Marketing Start-up Success Story: Backstreet Boys
This success story was initiated by a man named Lou Pearlman.
Starting the Boy Band
When I first met Lou he was a very successful entrepreneur.
He made his money on Goodyear blimps and owned a publicly traded company, but his vision was to start a boy band. I didn’t understand why a person would go from owning a publicly traded company to wanting to start a boy band, but he had his reasons. His cousin was Art Garfunkel from Simon and Garfunkel and he had always been very envious of him. He had more money than his cousin, but Art always had way better parties.
What was the motivation?
It’s an interesting motivation, but sometimes your buyers have unusual motivations too. Sometimes we think they’re concerned about price, or quality, but it’s really about something else. For Lou Pearlman, the motivation was jealousy, and because of it, he created a little band called the Backstreet Boys. He was in Orlando, Florida, which was a great place to start. Disney was there, and along with it lots of kids. Lou had never been in the music industry, but he was a brilliant businessman, and when I walked into his office he had plenty of charts and graphs already set up. He really educated me on how you make money in the music business. He knew that, from a business perspective, in order to become successful, he had to create a band that teenage girls would embrace.
Understanding the teenage girl persona
This was back in the early ‘90s when the Internet was just catching wind. There wasn’t any high-speed Internet. It was very basic, almost unrecognizable to what we have today. But there were news groups and chat groups, and Lou knew that these teenage girls would embrace an Internet campaign because they were already using them. Teenage girls figured out news groups and chat groups before anyone else.
Marketing to teenage girls with direct messaging
So we started an online promotion through these groups, just like you would with LinkedIn and Facebook today, and we confirmed what Lou already knew, that people who used news and chat groups were interested in music. From them we were able to create a database of 3.5 million teenage girls around the world. We did this country-by-country with an automated email system.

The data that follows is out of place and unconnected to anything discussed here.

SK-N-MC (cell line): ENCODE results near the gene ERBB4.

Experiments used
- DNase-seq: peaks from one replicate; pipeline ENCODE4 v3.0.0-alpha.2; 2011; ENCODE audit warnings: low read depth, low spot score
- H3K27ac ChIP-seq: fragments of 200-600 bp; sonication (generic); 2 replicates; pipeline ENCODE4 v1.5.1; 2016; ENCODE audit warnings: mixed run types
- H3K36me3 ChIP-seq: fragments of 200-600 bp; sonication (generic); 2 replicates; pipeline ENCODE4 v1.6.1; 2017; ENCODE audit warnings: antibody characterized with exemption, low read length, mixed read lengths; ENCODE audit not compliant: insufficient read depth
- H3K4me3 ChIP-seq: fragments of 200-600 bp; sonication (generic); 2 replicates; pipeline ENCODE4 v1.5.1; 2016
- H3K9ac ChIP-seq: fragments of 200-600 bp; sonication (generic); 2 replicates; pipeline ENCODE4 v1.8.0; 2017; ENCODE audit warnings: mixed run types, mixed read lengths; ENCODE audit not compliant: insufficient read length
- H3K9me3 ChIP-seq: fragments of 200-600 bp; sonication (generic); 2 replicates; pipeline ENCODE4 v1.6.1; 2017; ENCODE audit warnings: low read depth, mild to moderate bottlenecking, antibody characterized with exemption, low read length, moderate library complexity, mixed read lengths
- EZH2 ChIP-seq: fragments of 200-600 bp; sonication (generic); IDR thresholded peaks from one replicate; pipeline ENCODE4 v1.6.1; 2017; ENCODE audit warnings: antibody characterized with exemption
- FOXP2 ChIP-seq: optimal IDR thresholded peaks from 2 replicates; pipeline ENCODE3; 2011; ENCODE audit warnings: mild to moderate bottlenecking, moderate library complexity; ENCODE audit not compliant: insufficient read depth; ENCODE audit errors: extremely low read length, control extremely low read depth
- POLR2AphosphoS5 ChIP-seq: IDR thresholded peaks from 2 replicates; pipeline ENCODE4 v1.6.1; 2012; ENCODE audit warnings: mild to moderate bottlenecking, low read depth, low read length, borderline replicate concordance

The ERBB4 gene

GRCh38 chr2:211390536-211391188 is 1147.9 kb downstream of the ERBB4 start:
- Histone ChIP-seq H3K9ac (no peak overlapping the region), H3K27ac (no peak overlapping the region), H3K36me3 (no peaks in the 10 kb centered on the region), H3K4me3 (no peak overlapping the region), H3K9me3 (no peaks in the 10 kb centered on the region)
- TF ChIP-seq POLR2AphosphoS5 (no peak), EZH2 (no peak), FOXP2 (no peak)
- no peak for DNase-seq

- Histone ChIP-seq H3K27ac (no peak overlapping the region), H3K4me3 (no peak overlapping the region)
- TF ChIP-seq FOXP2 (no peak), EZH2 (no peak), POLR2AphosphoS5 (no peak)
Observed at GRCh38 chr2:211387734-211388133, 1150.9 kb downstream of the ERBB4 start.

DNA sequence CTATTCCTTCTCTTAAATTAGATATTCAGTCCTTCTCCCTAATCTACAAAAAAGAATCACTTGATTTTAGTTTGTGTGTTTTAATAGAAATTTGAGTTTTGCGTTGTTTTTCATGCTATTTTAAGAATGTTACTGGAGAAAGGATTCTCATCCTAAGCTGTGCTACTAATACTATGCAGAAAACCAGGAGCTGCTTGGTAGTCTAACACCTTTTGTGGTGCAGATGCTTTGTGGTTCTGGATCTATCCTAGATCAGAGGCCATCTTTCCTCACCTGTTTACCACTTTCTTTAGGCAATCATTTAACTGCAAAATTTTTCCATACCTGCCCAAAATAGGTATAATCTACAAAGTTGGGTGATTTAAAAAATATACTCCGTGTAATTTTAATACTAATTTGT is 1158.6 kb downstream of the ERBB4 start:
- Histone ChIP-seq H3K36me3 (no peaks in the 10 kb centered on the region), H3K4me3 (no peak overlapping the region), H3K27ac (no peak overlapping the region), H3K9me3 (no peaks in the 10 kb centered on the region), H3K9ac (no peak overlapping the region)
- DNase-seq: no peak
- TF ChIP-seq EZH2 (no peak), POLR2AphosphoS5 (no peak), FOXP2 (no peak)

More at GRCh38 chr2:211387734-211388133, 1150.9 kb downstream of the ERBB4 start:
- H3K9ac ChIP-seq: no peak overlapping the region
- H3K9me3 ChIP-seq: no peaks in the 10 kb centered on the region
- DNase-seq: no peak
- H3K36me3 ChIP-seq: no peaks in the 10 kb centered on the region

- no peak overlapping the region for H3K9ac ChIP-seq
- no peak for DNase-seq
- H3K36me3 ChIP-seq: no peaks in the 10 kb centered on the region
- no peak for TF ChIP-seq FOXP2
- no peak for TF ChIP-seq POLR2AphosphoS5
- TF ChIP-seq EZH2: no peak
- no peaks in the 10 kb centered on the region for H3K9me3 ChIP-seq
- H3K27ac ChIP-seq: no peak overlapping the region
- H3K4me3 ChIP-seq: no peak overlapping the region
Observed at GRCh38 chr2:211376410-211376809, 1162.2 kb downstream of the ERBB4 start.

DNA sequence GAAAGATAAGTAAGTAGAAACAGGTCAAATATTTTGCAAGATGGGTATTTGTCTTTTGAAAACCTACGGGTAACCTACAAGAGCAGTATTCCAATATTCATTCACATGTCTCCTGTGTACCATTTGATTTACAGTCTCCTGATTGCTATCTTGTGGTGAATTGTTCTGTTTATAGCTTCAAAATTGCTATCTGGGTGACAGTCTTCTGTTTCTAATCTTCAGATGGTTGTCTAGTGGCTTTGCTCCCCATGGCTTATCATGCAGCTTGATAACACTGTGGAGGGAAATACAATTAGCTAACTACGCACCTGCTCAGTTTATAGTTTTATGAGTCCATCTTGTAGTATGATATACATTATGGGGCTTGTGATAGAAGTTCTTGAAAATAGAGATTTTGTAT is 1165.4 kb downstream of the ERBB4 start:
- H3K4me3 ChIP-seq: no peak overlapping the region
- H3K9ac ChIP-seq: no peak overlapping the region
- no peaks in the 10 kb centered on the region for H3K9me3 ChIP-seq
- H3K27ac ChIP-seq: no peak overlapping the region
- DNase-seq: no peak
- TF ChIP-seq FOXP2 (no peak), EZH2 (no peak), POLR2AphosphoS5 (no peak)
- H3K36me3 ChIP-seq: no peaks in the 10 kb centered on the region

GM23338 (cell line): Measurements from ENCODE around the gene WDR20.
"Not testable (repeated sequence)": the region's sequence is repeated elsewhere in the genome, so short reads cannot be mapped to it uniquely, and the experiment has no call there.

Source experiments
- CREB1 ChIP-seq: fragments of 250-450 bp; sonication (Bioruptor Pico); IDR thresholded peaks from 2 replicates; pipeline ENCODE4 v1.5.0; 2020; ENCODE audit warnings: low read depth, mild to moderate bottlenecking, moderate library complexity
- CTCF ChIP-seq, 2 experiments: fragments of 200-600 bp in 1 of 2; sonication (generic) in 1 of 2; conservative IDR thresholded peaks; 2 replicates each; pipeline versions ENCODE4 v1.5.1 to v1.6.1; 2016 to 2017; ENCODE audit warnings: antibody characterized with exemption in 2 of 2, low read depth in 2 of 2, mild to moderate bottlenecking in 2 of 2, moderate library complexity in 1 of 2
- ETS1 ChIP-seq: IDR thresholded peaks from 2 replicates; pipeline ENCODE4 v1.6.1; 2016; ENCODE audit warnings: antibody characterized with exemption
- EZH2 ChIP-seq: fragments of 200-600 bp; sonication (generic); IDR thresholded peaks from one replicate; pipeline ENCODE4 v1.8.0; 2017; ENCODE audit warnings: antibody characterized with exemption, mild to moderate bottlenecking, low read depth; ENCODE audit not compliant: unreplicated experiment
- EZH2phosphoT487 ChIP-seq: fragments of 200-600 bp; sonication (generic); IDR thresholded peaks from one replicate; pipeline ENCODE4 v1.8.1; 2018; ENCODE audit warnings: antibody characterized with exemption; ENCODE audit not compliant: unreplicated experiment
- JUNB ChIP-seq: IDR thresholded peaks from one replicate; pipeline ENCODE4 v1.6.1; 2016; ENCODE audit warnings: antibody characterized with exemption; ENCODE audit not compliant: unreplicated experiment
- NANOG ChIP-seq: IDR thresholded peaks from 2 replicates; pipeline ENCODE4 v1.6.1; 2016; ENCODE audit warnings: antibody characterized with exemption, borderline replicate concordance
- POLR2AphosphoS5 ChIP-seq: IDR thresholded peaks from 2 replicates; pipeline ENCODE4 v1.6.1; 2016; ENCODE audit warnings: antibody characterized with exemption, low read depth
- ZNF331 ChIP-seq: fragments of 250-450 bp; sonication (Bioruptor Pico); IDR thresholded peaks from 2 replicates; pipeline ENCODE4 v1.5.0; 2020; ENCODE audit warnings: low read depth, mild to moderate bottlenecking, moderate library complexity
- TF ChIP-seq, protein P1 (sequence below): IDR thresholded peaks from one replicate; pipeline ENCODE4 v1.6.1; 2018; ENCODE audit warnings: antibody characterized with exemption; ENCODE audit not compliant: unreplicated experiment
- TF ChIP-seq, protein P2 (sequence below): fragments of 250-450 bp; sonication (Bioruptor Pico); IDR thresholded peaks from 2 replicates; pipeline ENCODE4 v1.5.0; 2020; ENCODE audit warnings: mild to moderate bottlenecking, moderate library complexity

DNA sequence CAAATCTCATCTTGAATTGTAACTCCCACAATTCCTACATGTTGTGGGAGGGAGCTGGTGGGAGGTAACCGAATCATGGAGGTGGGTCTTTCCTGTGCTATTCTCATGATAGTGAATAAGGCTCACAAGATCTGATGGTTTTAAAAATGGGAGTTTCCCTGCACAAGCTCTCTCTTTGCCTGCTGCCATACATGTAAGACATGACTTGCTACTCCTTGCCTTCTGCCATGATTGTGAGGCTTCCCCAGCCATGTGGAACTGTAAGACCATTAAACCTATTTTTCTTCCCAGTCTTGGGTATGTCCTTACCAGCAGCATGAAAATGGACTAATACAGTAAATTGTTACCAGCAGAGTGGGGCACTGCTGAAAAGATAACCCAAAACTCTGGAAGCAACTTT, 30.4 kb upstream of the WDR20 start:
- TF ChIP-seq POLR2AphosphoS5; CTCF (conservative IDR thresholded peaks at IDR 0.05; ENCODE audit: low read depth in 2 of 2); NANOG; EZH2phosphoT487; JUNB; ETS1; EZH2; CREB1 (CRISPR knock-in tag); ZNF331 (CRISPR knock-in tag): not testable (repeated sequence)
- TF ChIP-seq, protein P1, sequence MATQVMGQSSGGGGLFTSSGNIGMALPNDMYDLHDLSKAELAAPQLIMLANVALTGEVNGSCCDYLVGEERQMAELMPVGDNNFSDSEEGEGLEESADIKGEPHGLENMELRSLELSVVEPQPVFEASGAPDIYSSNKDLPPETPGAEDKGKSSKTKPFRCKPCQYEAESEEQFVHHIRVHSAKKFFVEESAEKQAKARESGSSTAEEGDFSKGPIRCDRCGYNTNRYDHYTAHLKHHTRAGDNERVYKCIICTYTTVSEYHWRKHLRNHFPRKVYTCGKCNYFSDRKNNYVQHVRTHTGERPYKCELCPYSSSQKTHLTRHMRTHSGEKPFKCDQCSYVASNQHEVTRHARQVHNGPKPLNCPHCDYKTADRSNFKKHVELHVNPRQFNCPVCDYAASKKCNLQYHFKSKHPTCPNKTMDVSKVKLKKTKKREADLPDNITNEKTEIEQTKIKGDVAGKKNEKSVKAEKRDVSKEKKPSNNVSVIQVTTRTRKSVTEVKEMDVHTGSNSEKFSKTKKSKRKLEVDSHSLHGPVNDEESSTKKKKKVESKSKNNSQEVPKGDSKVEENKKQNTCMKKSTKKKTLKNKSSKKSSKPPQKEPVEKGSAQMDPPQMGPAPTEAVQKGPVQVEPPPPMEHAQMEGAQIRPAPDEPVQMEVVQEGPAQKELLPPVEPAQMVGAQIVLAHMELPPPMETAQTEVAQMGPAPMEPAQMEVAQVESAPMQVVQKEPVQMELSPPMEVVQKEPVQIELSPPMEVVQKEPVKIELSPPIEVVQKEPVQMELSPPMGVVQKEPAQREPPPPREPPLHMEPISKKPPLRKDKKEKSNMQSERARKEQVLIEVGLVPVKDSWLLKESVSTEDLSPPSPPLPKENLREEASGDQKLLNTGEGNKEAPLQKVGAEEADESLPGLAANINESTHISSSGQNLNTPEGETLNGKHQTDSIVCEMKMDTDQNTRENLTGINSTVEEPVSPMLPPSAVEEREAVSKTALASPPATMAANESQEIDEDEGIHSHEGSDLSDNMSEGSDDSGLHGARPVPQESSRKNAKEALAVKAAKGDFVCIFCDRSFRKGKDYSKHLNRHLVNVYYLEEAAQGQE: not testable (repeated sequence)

Capturing detailed data from the registration site
When a teenage girl registered with our site, backstreetboys.com, we were able send them an email that was very relevant to them. For instance, one of the questions we asked during the registration was, “Who is your favourite band member?” If they said AJ, they would only receive emails that would come from AJ. If, for example, we knew that you lived in Berlin, we only messaged you when we knew the band was going to be putting on a concert in Berlin. If we were putting on a show in a Berlin shopping mall, we would email every teenage girl in our database who lived in Berlin, and that email would come from her favourite band member.
Personalized email messages
The email would be short and sweet. It would simply say, “Hey, I’m arriving on American Airlines flight number,” whatever the flight number was, “in Terminal 3. I’d love to see you. Can you meet me?”
On average every girl that we emailed would forward it to 40 other people. We managed to create riots at these airports, even though the Backstreet Boys had never sold an album.
Launch Marketing and creating demand
It was all about launch marketing and creating demand. At the time we had to figure out who all of the media were, who were the local radio stations and who the local TV stations were in each city. Remember what life was like before Google? We actually had to call around in order to find that information.
The media would show up with their cameras. They usually couldn’t tell what was going on, but they could see all these screaming teenage girls. The boys would walk off the plane and it would look like the Beatles had arrived. All of a sudden they were getting front-page cover stories and news segments.
Staying connected with timely personal messaging
The day after such an event another email would automatically be sent to all those girls from AJ, apologising and saying, “Sorry I didn’t get to talk to you. There were so many people. It was crazy. But would you be so kind as to call your favourite radio station and ask them to play our song?” That was how we got a number one song in every market we went into.
Incremental growth of demand and merchandise
Three weeks later, we’d come back and book a small venue and we’d sell that out. Three months after that, we’d come back and sell out a bigger venue. We created a system for sales and were able to do over $1 billion in merchandise sales.
You can do it too!
All of this was about using the latest available technology, creating a database, creating relevant communication and building brands.
Learn more from my book: "Millon Dollar Minute"
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